I’ve discussed my Bezos Law before. It’s my theory that any industry Jeff Bezos enters will see lower prices. Now, Bezos’ Amazon.com and consortium of investors including JPMorgan Chase and Berkshire Hathaway is about to enter the employee health care market. What does this mean for the future of health care? David Marino-Nachison writes in Barron’s Next:
When Amazon.com takes concrete, public steps into huge industries—which it did Tuesday, announcing a joint venture to tackle employee health care with JPMorgan Chase and Berkshire Hathaway—it should make investors blink.
But what else should they do? And when? (First, they should read Bill Alpert’s take for Barron’s about possible winners and losers.) Yesterday, our thoughts turned to last year’s news that Amazon was to buy fellow NEXT50 component Whole Foods.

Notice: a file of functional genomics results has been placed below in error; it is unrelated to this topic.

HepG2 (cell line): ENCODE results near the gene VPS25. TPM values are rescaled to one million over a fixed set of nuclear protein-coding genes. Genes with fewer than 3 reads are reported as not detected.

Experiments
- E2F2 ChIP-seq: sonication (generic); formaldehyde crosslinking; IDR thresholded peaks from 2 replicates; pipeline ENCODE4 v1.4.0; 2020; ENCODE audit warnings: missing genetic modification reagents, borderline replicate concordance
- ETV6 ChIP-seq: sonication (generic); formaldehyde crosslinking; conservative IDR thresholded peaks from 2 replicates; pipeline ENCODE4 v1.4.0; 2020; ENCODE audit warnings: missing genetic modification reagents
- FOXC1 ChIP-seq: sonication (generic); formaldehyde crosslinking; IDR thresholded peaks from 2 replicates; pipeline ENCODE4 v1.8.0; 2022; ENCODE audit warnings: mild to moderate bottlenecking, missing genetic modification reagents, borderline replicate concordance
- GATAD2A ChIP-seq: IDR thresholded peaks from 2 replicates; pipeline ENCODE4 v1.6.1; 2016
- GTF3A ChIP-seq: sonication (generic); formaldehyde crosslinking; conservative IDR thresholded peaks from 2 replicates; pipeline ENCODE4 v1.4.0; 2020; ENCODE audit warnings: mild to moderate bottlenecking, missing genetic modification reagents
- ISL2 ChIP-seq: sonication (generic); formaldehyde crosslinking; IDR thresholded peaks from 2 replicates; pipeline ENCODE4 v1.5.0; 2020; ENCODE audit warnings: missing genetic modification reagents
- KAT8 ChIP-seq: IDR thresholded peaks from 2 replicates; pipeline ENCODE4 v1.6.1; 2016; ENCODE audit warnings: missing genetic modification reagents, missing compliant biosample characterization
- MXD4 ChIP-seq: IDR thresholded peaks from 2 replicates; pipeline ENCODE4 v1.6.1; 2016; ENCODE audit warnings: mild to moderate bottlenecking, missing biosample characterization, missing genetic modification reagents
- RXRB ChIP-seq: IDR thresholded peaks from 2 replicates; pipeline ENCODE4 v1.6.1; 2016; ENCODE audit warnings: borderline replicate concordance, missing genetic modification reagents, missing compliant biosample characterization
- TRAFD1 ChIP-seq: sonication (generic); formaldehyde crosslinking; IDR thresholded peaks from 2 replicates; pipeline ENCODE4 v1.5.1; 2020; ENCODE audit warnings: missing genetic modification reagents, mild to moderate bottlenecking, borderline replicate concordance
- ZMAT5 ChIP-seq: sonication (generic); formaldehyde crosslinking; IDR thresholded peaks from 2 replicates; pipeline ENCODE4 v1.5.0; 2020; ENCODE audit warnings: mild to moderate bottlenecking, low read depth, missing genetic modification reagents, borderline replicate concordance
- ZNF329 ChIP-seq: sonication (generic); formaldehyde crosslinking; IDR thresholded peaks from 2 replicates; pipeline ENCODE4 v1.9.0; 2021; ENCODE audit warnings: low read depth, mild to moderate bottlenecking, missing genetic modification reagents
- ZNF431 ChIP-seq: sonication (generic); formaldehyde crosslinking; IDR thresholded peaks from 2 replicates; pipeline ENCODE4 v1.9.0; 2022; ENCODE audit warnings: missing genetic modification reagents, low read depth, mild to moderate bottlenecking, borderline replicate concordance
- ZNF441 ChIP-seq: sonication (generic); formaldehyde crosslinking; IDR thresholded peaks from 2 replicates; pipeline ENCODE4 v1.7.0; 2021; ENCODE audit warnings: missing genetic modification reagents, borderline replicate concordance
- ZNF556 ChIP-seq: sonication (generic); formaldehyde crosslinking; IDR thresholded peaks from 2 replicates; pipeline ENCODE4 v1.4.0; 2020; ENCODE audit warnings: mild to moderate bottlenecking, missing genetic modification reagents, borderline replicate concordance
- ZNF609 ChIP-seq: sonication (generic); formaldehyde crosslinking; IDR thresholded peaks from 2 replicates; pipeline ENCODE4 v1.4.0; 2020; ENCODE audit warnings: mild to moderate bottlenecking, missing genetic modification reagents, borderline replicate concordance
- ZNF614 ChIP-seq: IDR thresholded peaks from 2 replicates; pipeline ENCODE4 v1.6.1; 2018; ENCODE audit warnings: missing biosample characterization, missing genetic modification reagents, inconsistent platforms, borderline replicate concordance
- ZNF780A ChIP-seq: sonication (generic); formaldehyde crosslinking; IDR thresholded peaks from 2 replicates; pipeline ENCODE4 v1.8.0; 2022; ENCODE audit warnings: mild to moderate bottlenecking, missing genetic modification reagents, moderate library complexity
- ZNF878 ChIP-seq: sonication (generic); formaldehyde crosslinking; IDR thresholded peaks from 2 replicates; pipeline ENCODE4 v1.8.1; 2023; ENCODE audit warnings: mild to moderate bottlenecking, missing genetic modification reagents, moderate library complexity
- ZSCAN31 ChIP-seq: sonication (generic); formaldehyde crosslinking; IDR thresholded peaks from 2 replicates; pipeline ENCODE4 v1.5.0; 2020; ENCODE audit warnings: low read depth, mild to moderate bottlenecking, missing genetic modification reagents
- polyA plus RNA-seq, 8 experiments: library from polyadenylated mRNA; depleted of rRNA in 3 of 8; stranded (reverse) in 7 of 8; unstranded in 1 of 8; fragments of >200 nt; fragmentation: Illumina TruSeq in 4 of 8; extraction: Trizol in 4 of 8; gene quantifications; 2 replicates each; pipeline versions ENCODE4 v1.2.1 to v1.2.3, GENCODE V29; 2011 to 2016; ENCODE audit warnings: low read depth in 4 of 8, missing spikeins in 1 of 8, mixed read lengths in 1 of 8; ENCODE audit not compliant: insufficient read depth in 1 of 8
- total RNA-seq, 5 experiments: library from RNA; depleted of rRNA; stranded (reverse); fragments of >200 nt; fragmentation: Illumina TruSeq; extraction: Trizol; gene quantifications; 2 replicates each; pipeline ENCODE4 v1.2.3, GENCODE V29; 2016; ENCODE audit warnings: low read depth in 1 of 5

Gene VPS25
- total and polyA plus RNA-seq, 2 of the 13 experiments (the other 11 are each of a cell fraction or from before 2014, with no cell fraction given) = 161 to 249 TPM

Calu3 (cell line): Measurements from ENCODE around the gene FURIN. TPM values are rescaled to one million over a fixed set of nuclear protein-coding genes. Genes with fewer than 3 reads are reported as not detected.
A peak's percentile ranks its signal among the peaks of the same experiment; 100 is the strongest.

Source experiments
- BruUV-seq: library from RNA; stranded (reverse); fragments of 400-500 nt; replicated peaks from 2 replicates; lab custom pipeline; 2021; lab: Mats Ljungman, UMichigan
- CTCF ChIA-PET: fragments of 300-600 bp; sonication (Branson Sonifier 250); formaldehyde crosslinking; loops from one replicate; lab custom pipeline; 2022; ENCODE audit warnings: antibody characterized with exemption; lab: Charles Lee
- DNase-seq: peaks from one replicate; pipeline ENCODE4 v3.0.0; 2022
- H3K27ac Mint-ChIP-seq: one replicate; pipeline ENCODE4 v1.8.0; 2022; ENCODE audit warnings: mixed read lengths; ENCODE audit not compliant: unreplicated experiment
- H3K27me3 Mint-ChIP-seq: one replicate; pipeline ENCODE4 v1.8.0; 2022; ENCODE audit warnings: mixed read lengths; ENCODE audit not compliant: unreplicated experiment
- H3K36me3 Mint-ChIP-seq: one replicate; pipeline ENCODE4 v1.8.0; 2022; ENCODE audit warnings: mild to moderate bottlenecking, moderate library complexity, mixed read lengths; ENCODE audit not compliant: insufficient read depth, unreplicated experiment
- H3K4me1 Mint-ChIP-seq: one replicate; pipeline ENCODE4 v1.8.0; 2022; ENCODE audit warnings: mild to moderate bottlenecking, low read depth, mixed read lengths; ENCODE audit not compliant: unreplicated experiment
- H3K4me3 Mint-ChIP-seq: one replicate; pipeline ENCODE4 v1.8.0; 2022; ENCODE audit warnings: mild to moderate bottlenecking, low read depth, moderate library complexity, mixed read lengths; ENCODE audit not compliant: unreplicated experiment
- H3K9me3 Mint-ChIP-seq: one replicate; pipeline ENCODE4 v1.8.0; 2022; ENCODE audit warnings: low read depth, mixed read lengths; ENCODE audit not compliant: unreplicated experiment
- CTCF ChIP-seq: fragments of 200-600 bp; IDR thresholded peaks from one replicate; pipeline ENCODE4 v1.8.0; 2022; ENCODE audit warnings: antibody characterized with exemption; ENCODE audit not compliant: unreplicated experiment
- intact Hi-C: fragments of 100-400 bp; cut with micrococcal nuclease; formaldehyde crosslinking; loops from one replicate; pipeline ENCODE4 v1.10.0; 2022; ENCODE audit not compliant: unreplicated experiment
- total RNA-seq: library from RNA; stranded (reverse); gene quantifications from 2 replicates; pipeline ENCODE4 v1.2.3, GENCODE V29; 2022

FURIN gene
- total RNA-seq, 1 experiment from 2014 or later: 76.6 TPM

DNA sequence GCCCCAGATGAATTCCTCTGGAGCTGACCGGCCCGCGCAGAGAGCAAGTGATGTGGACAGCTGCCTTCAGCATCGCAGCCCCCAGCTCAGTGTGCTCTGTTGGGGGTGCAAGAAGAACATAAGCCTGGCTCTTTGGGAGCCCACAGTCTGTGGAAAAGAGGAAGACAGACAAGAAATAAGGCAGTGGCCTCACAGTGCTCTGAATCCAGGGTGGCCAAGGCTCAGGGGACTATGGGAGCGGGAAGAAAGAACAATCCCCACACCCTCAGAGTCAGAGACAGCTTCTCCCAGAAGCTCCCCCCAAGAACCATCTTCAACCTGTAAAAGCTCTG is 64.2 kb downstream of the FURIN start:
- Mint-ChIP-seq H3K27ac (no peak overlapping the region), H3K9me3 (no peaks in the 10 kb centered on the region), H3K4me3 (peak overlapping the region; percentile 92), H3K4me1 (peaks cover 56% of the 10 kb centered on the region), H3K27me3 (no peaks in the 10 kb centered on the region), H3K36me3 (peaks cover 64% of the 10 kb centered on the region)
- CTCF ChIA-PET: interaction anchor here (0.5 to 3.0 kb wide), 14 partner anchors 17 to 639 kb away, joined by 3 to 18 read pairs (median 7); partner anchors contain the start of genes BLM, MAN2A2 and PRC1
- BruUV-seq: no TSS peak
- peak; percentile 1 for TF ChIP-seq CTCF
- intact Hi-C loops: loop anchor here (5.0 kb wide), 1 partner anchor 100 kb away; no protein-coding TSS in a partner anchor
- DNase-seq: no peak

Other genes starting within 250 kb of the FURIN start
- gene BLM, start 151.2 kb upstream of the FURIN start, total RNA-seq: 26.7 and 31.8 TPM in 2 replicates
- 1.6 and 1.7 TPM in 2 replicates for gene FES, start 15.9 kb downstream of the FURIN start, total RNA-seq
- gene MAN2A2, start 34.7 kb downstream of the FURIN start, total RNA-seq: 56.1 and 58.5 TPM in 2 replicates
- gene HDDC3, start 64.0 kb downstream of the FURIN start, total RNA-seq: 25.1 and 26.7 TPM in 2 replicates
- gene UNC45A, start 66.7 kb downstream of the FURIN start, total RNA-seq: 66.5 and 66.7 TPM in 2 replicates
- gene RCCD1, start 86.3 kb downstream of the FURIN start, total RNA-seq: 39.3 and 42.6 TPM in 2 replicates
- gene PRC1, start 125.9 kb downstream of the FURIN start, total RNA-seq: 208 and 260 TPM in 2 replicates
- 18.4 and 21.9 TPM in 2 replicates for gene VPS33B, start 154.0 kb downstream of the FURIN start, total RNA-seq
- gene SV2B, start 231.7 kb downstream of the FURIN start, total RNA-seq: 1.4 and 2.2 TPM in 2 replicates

Leading retail stocks were understandably shaken on that announcement. But looking back, somewhat subjectively, at the companies in The Wall Street Journal’s story on the announcement—namely, Costco, Kroger, Target and Walmart—it’s hard not to notice that they’ve all beaten the S&P 500 since.
So, it turns out, did the SPDR S&P Retail ETF.
The details of the latest Amazon news are still scarce. Analysts have noted that it’s far from the first sign of disruption in health care. (Or, of course, even the first from Amazon.) There are also a number of reasons stocks have risen since last summer.
But it’s hard not to notice that the “Amazon effect” can mean very different things in the moment—and over many moments.
Read more here.
Originally posted on Yoursurvivalguy.com.
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